Wednesday, March 16, 2016

Interview with thriller author Carrie Rubin

I’m interviewing Carrie Rubin today about her newest novel, a psychological medical thriller titled Eating Bull.

Carrie Rubin is a physician with a master’s degree in public health. She is a member of the International Thriller Writers association. Her novels include Eating Bull and The Seneca Scourge. She lives in Ohio with her husband and two sons.

Welcome, Carrie. Please tell us about your current release.
In Eating Bull, Jeremy, a lonely and obese teenager, shoots into the limelight when a headstrong public health nurse persuades him to sue the food industry. Tossed into a storm of media buzz and bullying, the teen draws the attention of a serial killer who’s targeting the obese. Soon the boy, the nurse, and their loved ones take center stage in a delusional man’s drama. 

Through fiction, Eating Bull explores the real-life issues of bullying, fat-shaming, food addiction, and the food industry’s role in obesity. 

What inspired you to write this book?
Three things really:
·      The challenges people face to lose weight—so many obstacles block their success, the food industry among them.
·      Reading investigative reporter Michael Moss’s book Salt Sugar Fat: How the Food Giants Hooked Us. It’s an eye-opening exposé on the role of the food industry in our country’s weight problem.
·      A tearful, severely overweight teenage patient who said to me, “Not a day goes by I don’t know I’m fat, because no one will let me forget it.”
What exciting story are you working on next?
I’m working on another medical thriller. No social theme this time around, but it does have a hint of the supernatural. There are a lot of medical thrillers out there, so I try to add a twist or a different element to change things up.

When did you first consider yourself a writer?
Great question, and one all writers struggle with. I started my first book in 2001, and I didn’t call myself a writer even after it was published in 2012. In fact, it’s only been in the last year with the release of my second novel that I’ve allowed the word to slip off my tongue when people ask. In my own mind I’ve fully accepted the moniker, but it’s still difficult to call myself that around others. It sounds pretentious somehow. But I’m trying to embrace it!

Do you write full-time? If so, what's your work day like? If not, what do you do other than write and how do you find time to write?
During a transition from clinical to non-clinical medicine a couple years ago, I detoured into writing full-time, at least for now. I would like to say the entire day is devoted to working on my novels, but as any writer knows, much of our time is spent in promotional and networking activities, including writing blog posts and checking into social media. And of course there are family and home responsibilities, as well as continuing medical and public health certification requirements.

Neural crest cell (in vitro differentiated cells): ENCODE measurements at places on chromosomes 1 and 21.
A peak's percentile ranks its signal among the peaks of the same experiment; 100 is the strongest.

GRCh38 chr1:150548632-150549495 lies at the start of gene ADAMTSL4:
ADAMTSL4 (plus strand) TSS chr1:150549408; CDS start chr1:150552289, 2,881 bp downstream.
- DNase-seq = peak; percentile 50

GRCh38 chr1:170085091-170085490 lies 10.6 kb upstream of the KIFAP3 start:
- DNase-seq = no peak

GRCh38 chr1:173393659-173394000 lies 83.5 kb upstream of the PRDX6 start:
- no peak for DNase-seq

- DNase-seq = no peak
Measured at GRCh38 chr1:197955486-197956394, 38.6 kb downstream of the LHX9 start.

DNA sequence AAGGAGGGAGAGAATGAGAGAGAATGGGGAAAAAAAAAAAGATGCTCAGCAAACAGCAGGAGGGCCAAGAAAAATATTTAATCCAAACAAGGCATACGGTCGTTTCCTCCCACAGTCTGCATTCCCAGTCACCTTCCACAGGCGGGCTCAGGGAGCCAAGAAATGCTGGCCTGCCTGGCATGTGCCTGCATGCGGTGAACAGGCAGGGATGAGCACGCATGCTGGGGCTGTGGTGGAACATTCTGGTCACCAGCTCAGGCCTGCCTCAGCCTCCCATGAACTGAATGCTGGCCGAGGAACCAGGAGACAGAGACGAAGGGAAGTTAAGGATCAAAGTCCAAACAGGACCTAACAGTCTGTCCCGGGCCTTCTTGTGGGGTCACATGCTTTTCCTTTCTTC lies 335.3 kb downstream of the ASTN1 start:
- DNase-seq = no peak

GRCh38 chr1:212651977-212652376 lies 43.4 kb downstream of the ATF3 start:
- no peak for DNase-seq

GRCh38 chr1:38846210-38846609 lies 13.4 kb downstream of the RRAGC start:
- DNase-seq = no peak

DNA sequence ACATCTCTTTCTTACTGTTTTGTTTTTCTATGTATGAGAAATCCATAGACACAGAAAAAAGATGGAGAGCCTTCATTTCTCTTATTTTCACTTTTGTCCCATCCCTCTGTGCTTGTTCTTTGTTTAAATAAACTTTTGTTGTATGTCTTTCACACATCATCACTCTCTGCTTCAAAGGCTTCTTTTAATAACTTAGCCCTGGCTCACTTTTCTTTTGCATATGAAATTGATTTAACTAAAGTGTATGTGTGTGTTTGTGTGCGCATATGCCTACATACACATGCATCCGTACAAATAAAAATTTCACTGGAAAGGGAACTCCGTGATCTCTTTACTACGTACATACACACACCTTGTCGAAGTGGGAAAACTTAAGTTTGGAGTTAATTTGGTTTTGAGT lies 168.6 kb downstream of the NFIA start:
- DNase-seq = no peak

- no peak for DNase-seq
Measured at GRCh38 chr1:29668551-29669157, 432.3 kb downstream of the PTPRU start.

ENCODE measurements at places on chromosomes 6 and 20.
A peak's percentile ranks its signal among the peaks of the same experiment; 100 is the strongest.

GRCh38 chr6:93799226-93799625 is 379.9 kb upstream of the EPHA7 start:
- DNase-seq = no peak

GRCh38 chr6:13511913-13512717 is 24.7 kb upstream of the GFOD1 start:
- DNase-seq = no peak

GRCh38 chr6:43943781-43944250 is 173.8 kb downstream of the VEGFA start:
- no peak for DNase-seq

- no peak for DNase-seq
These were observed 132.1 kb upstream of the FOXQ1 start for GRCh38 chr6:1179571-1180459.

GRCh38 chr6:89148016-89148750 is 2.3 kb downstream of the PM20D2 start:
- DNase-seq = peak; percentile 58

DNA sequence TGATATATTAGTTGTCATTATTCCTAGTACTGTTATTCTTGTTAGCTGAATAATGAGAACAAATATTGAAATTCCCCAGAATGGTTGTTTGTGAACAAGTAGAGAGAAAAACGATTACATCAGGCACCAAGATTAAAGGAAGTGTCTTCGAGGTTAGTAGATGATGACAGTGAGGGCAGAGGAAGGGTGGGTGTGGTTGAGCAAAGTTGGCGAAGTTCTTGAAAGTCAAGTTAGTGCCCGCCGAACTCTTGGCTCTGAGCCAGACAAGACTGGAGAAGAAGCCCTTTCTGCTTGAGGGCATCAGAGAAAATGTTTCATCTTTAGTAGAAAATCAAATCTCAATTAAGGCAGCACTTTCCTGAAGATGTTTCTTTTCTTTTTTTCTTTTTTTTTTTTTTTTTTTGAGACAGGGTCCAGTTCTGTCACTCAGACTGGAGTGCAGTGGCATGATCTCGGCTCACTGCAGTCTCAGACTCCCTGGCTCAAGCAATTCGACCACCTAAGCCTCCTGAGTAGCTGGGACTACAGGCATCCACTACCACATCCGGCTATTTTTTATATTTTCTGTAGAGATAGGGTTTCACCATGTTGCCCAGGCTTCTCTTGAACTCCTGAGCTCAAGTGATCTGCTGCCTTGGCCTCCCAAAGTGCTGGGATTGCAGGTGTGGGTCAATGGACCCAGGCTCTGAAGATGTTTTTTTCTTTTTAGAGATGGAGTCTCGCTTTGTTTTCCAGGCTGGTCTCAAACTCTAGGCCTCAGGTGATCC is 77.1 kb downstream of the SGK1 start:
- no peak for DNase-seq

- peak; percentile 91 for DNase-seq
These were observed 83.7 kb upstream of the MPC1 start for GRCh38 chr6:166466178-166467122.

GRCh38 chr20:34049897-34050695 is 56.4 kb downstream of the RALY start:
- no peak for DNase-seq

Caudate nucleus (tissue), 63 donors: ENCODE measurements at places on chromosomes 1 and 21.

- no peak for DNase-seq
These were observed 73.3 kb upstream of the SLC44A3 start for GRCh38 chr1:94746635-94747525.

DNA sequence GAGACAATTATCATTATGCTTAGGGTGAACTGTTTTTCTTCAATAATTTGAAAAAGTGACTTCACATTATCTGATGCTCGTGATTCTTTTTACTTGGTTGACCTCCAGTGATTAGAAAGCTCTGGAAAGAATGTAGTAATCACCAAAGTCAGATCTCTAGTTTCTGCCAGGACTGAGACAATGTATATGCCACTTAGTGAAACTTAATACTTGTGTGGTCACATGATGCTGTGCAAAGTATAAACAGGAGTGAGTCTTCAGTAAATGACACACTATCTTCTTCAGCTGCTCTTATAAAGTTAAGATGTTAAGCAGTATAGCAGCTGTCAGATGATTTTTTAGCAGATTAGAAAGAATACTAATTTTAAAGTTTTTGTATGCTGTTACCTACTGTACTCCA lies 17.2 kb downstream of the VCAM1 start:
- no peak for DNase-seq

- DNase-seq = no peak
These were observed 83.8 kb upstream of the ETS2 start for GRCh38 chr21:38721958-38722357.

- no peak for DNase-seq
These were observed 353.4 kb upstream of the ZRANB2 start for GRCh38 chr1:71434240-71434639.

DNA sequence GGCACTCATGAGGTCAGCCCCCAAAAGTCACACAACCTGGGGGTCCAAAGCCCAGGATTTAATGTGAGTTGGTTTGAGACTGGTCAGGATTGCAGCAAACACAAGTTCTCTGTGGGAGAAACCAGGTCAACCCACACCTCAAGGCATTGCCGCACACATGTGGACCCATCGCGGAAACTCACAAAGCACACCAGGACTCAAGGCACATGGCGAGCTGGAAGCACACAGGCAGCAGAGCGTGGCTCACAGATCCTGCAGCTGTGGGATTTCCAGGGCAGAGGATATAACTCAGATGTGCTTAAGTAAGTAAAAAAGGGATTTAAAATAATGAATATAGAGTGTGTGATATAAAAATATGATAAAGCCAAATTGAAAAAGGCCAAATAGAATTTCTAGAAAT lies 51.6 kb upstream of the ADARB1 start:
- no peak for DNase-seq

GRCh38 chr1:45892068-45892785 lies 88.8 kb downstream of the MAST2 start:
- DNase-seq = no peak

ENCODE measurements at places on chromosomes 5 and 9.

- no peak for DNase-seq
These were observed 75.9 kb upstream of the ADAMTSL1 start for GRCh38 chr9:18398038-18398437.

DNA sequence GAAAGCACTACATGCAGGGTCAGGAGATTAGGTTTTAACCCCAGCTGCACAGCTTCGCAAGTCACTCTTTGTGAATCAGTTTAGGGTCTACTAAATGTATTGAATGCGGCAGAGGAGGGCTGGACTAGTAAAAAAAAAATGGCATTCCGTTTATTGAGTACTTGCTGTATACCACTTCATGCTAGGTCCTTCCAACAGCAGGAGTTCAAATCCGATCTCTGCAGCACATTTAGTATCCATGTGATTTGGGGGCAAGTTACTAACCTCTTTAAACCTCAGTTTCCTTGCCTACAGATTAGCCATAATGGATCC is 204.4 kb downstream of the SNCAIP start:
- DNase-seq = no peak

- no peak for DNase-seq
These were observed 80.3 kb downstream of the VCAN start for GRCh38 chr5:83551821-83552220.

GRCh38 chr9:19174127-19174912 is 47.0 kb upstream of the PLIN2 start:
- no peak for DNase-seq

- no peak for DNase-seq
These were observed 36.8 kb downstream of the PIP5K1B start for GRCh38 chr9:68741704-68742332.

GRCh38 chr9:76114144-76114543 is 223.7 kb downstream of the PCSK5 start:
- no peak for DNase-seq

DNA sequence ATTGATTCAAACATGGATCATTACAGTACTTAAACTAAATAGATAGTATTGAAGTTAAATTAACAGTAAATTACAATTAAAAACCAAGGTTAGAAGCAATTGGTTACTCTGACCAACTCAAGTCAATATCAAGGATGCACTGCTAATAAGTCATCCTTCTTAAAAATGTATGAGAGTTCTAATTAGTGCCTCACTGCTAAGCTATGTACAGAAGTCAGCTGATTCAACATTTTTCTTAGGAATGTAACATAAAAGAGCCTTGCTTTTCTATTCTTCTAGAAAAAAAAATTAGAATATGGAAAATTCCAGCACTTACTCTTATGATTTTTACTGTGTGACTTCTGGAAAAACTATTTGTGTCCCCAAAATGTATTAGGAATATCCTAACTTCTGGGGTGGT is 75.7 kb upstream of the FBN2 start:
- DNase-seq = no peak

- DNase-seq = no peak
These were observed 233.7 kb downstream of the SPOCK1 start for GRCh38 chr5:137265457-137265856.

I don’t really have a set schedule, but I do have a rule that if I haven’t accomplished much writing during the day, I write in the evening instead. That way I’m sure to make daily progress, even if it means a long workday.

What would you say is your interesting writing quirk?
Hmm, I suppose that might be writing on my treadmill. I don’t like sitting for long periods, so I have a plastic shelf mounted on my treadmill. It’s designed to support a laptop. That way I can write while I walk at a slow pace. I feel more creative (extra blood flow to the brain maybe?), and I get a lot of steps in too!

As a child, what did you want to be when you grew up?
The first thing I remember wanting to be was a librarian. I then went through the usual childhood list: teacher, lawyer, veterinarian, police officer, doctor. The last one stuck. Of course, given my love of books and writing, the librarian aspiration wasn’t far off. So I guess I came full circle.

Anything additional you want to share with the readers?
I’ll share something I’ve finally allowed myself to do: let go of books that don’t hold my interest. I used to think I had to finish every book. But life is too short and our reading lists too long to do that. So if a book isn’t your cup of tea, move on. There will always be another one waiting.

Thank you so much for having me on your blog today, Lisa! I enjoyed our exchange, and it was a pleasure to be here.


Thanks for being here today, Carrie!

1 comment:

Carrie Rubin said...

Thanks so much for having me on your site. These were fun questions to answer, and I appreciate the opportunity!